by Andy Davies, University of Liverpool
On the 4th of July 2011, I was attending a book launch in News from Nowhere, Liverpool’s radical bookshop. The book was Richard Phillips and Diane Frost’s Liverpool ’81: Remembering the riots, a collection that examines the various causes and effects of the 1981 Toxteth or ‘Liverpool 8’ Riots on their 30th anniversary. (The naming of the riots has always proved controversial: to many residents of the area affected by the riots, the name Toxteth carried less meaning than the term L8, referring to the area’s postal code.) At the time, I never imagined that a few weeks later, I would be sat late at night, listening to local radio whilst police helicopters flew overhead and tried to keep up with events on Twitter and Facebook as riots again occurred in the city.
In the aftermath of these riots, the current coalition government of the UK has largely failed to take into account their multifaceted nature, instead portraying them as a result of what has become known as ‘Broken Britain’ – a condition where a lawless and criminal underclass can take advantage of the typical British ‘Hard-Working Family’. For example, responding to a study by the LSE and the Guardian newspaper, the Home Secretary, Theresa May, recently claimed that the vast majority of rioters “were not protesting, they were thieving” (quoted in The Guardian 2011). In general, the current government response has been to criminalise those who took part in the riots, and to respond with often draconian forms of sentencing.
Whilst there have been more progressive responses (including the LSE/Guardian report), what has been striking, for the most part, is the need to develop a more coherent progressive and/or radical response to the issues raised by the riots. In August, I listened as one person called in to BBC Radio Merseyside, said he was ardently on ‘the Left’, and then said the rioters/looters should be treated as criminals, and was particularly afraid that they would loot or damage Liverpool One, a recent multi-million pound shopping/retail area owned by the Grosvenor Group which has ‘redeveloped’ the city centre to suit modern retail habits (and in so doing, removing a large chunk of small independent traders from the city centre). Many other callers were adamant that these riots were not ‘political’, specifically unlike the 1981 riots, which were recast as wholly valid as they were now recognised as resisting racial discrimination.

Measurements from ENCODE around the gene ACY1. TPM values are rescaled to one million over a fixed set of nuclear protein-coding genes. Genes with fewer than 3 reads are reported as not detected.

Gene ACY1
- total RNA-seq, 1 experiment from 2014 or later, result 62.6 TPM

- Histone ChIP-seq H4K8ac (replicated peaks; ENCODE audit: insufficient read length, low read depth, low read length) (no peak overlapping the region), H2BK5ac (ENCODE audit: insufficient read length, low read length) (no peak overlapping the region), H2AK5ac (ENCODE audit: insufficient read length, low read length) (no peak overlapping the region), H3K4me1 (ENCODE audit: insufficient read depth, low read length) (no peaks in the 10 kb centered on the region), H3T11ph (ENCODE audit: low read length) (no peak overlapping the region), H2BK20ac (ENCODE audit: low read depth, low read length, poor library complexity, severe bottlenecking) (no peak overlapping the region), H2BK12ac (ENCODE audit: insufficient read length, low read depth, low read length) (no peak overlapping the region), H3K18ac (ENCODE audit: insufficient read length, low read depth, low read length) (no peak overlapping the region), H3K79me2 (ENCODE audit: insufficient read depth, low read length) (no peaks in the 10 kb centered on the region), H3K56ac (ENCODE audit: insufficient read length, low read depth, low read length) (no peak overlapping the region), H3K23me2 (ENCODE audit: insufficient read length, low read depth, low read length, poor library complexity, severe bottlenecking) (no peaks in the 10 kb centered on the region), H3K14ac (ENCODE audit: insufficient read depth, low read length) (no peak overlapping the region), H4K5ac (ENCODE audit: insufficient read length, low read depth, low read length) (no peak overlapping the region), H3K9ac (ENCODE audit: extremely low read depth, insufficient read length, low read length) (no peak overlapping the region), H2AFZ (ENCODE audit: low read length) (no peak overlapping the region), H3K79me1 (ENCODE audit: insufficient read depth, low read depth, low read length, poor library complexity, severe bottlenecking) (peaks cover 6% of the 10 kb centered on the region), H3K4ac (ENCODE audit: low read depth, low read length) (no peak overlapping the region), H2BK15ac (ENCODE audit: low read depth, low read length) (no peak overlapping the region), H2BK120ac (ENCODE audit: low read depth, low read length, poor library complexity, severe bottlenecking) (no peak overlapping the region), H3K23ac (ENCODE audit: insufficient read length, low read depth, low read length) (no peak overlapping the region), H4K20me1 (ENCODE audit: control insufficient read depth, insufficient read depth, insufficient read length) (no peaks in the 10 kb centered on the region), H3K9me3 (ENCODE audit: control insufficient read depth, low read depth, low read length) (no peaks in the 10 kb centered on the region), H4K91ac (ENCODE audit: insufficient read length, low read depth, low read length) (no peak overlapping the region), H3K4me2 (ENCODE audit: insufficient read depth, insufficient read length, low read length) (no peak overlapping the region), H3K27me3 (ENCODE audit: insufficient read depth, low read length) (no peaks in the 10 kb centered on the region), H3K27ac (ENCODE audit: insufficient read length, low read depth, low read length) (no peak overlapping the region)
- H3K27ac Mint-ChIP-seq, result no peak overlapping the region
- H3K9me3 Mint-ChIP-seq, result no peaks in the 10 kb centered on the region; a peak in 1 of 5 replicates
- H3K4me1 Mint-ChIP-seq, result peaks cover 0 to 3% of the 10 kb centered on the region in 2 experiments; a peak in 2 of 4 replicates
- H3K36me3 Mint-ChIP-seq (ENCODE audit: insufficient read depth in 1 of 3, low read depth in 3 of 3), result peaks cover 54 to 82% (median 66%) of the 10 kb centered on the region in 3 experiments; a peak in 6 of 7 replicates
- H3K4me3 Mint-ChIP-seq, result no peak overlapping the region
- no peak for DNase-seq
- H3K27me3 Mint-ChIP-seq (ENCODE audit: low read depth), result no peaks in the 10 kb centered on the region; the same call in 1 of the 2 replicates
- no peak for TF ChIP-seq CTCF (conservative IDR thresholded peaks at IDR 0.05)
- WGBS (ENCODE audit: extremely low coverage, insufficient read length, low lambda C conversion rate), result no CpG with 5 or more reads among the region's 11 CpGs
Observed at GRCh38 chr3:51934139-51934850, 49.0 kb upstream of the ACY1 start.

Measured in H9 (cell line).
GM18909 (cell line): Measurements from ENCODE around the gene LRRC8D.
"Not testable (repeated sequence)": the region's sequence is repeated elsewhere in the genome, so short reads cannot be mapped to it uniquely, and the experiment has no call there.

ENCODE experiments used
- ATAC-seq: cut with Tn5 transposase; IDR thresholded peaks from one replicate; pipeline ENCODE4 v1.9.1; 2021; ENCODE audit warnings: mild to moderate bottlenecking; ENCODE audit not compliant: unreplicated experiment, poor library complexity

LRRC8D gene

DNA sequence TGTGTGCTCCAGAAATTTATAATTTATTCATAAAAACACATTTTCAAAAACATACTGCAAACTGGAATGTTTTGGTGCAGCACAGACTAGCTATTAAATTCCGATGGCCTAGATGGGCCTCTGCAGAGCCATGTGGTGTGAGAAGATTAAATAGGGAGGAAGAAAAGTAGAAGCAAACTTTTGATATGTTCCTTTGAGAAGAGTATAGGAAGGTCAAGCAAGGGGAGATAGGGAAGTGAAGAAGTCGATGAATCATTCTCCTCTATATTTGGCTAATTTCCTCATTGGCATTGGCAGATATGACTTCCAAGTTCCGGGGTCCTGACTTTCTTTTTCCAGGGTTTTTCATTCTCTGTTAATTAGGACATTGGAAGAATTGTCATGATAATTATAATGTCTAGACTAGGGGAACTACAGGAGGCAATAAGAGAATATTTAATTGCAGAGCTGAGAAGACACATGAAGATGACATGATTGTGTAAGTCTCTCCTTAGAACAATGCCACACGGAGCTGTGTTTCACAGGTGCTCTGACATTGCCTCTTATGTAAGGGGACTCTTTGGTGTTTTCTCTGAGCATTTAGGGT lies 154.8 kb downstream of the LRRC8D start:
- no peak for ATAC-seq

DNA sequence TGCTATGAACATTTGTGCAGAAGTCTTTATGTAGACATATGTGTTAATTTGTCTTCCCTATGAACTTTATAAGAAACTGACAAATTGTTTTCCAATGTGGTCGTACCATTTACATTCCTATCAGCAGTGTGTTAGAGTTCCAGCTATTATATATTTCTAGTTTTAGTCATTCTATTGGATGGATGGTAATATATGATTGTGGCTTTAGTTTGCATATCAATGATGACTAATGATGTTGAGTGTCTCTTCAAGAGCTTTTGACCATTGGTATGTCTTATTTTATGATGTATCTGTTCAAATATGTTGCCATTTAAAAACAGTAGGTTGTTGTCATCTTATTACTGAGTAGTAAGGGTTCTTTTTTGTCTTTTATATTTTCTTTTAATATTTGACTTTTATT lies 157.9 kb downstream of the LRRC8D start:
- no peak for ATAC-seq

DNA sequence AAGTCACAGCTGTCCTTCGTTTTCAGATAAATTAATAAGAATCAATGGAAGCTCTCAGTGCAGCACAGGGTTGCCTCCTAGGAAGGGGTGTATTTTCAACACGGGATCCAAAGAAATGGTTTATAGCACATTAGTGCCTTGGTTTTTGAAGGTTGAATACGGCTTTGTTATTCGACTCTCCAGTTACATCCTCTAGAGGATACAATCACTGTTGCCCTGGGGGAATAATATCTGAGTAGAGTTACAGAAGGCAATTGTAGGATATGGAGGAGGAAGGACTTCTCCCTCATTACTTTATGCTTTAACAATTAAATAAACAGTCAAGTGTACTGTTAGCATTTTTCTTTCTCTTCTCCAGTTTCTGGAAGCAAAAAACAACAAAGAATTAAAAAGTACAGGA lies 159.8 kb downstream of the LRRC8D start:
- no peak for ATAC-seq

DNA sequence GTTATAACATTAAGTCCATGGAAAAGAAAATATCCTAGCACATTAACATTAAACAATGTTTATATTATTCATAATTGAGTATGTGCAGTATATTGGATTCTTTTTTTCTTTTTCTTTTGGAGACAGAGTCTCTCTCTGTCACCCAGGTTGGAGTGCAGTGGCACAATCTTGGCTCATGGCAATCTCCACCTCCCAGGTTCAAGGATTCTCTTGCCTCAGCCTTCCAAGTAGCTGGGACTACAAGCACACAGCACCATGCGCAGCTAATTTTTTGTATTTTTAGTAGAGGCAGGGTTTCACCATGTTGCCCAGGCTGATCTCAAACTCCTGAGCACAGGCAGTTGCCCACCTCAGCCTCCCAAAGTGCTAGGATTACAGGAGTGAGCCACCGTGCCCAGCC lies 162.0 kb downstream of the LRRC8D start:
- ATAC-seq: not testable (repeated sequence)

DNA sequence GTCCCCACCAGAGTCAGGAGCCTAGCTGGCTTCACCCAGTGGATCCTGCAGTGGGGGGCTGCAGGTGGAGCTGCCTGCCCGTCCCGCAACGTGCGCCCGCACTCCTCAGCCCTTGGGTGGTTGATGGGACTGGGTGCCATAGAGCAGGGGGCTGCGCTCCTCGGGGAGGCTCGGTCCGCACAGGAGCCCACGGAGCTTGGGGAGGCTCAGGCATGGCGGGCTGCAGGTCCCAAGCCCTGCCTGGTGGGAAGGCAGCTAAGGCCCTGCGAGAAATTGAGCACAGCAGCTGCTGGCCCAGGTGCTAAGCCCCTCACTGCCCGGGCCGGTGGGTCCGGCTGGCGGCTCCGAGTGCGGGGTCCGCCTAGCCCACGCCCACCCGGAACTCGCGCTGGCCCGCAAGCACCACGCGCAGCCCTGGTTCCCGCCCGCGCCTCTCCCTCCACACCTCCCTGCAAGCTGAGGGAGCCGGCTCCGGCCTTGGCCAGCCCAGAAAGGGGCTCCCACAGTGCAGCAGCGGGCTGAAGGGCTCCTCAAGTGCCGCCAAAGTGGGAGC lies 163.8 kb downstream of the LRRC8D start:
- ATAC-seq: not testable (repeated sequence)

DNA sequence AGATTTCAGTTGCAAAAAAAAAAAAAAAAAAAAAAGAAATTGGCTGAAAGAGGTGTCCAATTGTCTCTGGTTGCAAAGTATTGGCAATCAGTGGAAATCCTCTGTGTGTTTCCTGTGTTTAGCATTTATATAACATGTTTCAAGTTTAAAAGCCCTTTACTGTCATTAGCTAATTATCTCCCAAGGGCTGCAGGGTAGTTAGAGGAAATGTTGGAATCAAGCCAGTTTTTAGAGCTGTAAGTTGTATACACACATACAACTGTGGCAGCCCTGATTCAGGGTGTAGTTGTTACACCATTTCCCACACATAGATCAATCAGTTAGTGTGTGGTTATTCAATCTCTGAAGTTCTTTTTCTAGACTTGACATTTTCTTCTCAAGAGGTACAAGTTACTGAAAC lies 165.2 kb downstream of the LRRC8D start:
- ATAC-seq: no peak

I think one way to get past this contradiction is to think more geographically about the riots, their causes, and their consequences. Geographical political economy will tell us that the neoliberal system that has dominated much economic thinking for the past 20 years has increased the divide between rich and poor in many areas. The current government’s response is to criminalise those who have been disenfranchised by the culture of individualism at the heart of this system. Yet this occludes the complex histories of urban decline, regeneration, racial, class and gender politics that are forged through particular spaces. In some ways, it is heartening that the Occupy movement has emerged as it represents a space of hope that an alternative future can be forged out of the summer of 2011.
But it is also important to think about why the riots happened in certain areas, and what the effects on the people living in those areas has been in the past and will be in the future. One article written at the time on a Liverpool community webpage in August seemed to sum up many of the conflicting emotions within the city, complaining about being subjected to decisions by “gobs for hire” and utilised by politicians to make claims for their own benefit. Indeed, Liverpool has a long history of fractious engagement with ‘redevelopment/regeneration’, or, as more recently reported, “managed decline” that stretches over the past 100 years. Liverpool’s particular geographies were important to the occurrences in the summer of 2011, just as Manchester’s, London’s and Birmingham’s geographies were to the riots that occurred there. It seems that current responses that seek to develop a cover-all response to the riots (whether by criminalising ‘feral youths’ or blaming the economic system) are missing out on some of the key nuances of why and how rioting occurs.
This opening post’s partial focus on one recent issue and its outcomes in Liverpool will be something that I will occasionally return to in future interventions. My research interests are not primarily based in the city, yet, having lived here for the past seven and a half years, it is now ‘home’ to me. These occasional forays into Liverpool will, I hope, provide some insight into the ways in which radical, critical geographies are important to understanding how complex issues unfold within a particular place (as well as allowing me the occasional opportunity to vent some anger/disillusionment/frustration!).
The Guardian (2011) Reading the Riots conference – Wednesday 14 December 2011. http://www.guardian.co.uk/uk/blog/2011/dec/14/reading-the-riots-conference-live-blog (last accessed 5 January 2012)